The Author's Orange Fool
A hasty picture taken of the last serving of my Orange Fool after realizing that I had neglected to taking any pictures for this very article.

After finally approaching spoon-coating thickness by the forty-fifth minute, I resorted to what Townsend deemed an unthinkable extravagance for the Washingtons, cooling the fool with an ice bath rather than allowing it to cool naturally. It was then off to the fridge to cool overnight—only to eventually reach a more-liquid-than-expected thickness closer to pudding than custard. When I was finally able to enjoy the dessert the next day, it tasted… fine? A nice, refreshing treat for a hot day to be sure, but the flavors were very subtle—and recalling forty-five minutes hunched over the pot, I’m not sure I’d call it fully worth the time.

All said, I learned more about myself than the Washingtons, first and foremost. The modern conveniences of food and cooking make strong flavors very easy to produce, with ready mixes vastly reducing cooking and preparation times. Though for the Washingtons, the fool may have been a delicious luxury, two centuries later it’s more of an archaic curiosity harkening to a bygone taste palette. Modern interpretations of the orange fool have reimagined the dessert in such a way as to do away with the entire lengthy preparation process entirely, basing the recipe on more easily prepared whipped cream and incorporating orange and lemon zest—much more strongly flavored than the juice alone.

The changes in preparation, though, are the logical outcome of societal changes since the Washingtons’ time—as it certainly wouldn’t have been George or Martha Washington stirring the fool over a fire for nearly an hour. The Washingtons’ were served by multiple enslaved cooks, who prepared the first couples’ meals under Martha’s supervision. In this sense, the fool’s tedious preparation process may be seen as a product of its original preparers, whose time and labor was at the full mercy of the Washingtons. Though the fast-paced qualities of the present day are often derided, quickly-prepared recipes are simply the products of a society where slaves, servants, housekeepers, or housewives preparing all meals is no longer the norm: where the cook simply has other responsibilities. This all isn’t to suggest, of course, that the methods of traditional cooking are entirely antiquated, or entirely the product of unequal divisions of labor. After all– the by-scratch work of a dedicated and accomplished chef or baker is miles better than what may come out of a Betty Crocker box. But, particularly when looking at historical recipes which come from social elites (which make up a large portion of those which have survived to the present day), the factor of “who was actually doing the cooking, and under what conditions” shouldn’t be ignored.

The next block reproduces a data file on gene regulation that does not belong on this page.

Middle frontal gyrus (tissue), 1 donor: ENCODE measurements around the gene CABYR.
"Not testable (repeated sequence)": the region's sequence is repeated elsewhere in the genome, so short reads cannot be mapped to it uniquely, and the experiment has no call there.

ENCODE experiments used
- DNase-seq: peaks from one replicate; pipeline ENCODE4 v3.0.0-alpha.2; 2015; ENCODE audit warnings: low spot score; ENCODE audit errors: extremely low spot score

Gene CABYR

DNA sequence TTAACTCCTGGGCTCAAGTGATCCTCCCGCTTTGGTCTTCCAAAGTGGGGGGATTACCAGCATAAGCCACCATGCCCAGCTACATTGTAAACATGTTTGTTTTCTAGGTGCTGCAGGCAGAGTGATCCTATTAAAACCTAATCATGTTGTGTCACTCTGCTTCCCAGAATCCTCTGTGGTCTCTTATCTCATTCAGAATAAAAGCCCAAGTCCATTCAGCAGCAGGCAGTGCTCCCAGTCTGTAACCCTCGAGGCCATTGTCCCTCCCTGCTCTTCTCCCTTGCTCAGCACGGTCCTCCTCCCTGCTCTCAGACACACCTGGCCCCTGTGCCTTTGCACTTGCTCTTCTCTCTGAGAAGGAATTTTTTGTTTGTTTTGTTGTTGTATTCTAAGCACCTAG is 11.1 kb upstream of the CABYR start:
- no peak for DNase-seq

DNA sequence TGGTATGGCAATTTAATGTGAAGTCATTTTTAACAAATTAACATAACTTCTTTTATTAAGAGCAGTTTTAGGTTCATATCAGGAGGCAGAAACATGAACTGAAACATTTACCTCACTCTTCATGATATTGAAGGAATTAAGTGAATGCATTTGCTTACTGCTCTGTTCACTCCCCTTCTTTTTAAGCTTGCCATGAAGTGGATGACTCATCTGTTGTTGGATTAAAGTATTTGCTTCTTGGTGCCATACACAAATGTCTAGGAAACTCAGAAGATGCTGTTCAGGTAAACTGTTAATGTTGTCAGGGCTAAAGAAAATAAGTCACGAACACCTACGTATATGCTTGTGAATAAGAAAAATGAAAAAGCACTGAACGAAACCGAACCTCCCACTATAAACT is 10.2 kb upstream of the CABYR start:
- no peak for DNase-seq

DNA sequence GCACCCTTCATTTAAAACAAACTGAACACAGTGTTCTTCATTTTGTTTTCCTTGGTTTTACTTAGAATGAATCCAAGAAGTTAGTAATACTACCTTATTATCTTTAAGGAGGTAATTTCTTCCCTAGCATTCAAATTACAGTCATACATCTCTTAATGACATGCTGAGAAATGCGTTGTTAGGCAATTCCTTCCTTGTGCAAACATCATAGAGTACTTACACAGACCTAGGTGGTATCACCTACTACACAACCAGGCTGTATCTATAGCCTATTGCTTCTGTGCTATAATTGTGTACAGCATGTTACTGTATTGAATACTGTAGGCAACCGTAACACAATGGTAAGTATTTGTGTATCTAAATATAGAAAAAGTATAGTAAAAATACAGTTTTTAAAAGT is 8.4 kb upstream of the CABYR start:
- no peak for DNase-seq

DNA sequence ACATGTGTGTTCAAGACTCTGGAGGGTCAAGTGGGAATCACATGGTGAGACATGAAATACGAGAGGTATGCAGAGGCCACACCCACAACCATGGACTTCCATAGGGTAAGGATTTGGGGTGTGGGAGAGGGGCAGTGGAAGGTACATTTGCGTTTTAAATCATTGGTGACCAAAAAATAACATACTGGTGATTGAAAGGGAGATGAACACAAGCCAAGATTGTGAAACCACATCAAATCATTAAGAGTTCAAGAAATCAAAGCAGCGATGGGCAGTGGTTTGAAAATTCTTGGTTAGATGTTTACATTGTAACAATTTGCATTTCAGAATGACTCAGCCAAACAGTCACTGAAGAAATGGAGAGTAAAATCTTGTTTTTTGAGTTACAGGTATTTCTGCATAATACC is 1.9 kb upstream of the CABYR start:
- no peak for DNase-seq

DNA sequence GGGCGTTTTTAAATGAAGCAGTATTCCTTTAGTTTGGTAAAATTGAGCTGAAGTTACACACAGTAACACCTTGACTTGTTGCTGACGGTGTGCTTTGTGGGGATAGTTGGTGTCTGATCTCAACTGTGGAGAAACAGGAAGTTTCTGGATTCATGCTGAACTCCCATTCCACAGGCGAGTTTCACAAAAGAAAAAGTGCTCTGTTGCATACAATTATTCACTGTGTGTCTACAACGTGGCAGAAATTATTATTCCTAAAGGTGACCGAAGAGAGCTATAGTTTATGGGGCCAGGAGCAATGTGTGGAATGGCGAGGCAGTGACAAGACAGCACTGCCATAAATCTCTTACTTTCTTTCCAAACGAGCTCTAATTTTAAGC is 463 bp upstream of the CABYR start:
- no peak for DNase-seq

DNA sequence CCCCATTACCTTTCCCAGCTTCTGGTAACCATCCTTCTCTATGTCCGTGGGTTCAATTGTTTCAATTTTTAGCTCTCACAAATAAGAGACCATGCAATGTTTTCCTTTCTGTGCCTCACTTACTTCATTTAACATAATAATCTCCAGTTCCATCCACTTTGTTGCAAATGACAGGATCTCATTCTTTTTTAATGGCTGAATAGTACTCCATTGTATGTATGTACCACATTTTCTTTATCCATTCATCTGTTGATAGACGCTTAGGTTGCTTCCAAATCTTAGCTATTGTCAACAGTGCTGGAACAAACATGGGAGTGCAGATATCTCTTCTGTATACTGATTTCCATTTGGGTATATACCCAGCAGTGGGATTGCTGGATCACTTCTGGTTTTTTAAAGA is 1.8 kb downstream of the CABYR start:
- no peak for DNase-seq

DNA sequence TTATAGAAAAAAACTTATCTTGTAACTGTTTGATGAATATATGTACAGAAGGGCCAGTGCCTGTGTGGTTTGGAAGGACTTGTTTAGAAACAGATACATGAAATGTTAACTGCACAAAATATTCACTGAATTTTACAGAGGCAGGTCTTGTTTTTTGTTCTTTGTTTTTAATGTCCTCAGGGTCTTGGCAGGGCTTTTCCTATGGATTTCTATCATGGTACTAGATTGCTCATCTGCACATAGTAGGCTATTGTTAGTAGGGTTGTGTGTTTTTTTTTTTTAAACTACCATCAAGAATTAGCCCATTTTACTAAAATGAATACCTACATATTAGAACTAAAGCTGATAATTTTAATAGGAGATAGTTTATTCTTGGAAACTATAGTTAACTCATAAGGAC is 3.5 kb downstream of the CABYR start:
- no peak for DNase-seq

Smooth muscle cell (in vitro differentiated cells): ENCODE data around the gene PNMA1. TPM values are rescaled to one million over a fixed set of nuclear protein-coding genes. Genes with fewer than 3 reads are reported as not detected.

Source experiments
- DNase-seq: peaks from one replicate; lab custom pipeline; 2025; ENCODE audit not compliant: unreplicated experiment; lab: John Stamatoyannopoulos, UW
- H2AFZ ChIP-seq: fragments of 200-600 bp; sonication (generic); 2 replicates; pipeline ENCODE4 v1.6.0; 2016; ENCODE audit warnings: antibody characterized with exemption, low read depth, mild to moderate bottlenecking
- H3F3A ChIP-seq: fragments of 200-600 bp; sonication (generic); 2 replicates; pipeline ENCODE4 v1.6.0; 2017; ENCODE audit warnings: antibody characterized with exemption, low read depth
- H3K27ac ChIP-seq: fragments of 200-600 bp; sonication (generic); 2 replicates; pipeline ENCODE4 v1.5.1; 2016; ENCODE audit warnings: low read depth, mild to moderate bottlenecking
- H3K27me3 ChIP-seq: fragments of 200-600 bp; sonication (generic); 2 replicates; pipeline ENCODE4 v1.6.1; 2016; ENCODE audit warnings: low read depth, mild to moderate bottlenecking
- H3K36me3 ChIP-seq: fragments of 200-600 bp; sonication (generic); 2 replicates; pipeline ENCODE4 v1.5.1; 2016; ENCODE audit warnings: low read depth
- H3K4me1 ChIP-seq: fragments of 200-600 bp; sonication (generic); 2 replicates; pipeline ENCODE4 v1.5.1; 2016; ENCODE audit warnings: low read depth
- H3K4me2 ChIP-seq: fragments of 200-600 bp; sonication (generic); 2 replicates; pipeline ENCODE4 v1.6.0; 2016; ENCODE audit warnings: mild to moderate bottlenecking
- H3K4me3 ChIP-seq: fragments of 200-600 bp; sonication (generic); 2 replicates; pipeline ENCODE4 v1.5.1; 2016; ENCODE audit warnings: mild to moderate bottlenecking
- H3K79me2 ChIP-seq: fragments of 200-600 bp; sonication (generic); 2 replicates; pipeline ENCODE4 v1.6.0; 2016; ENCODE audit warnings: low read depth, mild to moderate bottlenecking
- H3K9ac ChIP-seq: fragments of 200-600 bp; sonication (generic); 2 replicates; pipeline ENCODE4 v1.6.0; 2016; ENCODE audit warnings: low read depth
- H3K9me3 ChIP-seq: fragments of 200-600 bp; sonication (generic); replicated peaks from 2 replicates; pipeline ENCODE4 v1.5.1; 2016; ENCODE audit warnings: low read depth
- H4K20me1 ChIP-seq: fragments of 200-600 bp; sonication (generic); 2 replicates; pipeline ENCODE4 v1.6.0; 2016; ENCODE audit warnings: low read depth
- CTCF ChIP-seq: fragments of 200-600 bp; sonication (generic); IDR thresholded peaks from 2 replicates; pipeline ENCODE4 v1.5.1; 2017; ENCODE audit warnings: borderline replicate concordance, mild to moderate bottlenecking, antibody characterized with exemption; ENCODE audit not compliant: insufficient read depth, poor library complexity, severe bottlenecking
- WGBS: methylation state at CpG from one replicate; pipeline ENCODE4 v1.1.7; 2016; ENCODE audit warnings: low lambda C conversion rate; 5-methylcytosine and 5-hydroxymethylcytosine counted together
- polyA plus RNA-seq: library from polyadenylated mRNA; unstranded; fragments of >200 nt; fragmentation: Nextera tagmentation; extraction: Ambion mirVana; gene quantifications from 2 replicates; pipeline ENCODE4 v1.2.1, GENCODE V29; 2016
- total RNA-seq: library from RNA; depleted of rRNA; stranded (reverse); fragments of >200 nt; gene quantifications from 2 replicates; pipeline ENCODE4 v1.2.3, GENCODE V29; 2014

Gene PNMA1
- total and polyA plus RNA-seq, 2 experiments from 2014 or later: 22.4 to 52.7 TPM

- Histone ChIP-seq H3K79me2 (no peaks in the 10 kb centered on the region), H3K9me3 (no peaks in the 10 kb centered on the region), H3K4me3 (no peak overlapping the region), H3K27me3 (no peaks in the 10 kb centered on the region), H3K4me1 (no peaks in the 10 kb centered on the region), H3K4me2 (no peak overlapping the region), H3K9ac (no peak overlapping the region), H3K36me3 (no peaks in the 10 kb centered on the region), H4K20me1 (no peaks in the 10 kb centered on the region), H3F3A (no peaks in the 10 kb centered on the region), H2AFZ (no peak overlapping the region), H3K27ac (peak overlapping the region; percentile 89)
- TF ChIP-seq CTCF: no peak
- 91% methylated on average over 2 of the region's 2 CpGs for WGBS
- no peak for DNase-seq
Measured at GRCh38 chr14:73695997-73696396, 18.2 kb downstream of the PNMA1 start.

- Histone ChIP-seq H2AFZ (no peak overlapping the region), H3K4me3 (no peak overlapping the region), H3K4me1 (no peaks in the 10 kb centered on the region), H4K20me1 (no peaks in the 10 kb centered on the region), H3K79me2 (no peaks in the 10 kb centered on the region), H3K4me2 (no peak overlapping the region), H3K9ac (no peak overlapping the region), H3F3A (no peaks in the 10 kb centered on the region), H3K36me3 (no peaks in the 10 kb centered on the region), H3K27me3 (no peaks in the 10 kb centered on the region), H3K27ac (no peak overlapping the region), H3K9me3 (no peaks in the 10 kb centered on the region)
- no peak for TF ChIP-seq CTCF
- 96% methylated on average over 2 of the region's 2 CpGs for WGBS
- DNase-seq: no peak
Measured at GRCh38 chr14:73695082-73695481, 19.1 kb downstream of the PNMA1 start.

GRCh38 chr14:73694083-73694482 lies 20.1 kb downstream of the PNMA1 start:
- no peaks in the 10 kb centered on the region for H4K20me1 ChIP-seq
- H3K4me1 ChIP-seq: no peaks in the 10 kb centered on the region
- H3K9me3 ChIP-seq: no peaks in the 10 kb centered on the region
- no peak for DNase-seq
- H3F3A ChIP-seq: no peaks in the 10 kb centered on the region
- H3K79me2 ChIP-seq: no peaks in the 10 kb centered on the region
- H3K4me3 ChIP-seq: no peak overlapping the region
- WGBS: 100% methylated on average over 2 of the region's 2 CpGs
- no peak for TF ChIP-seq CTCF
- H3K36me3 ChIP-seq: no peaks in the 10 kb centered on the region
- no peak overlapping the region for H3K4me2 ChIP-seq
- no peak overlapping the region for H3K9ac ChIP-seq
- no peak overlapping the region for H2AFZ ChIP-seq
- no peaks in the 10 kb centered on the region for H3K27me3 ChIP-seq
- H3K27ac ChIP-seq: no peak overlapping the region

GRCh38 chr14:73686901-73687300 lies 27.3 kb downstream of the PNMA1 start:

Still: the fool isn’t a bad summer treat. Undeniably refreshing, perhaps its subtle taste is more of a strength than I have given it credit for: a gentle conclusion to a rich meal, rather than the aggressively sweet flavor that many desserts bring to bear in the present day. But– the stirring. No thank you.

All said, however, it may be worth adding to the Library of Congress cafeteria menu.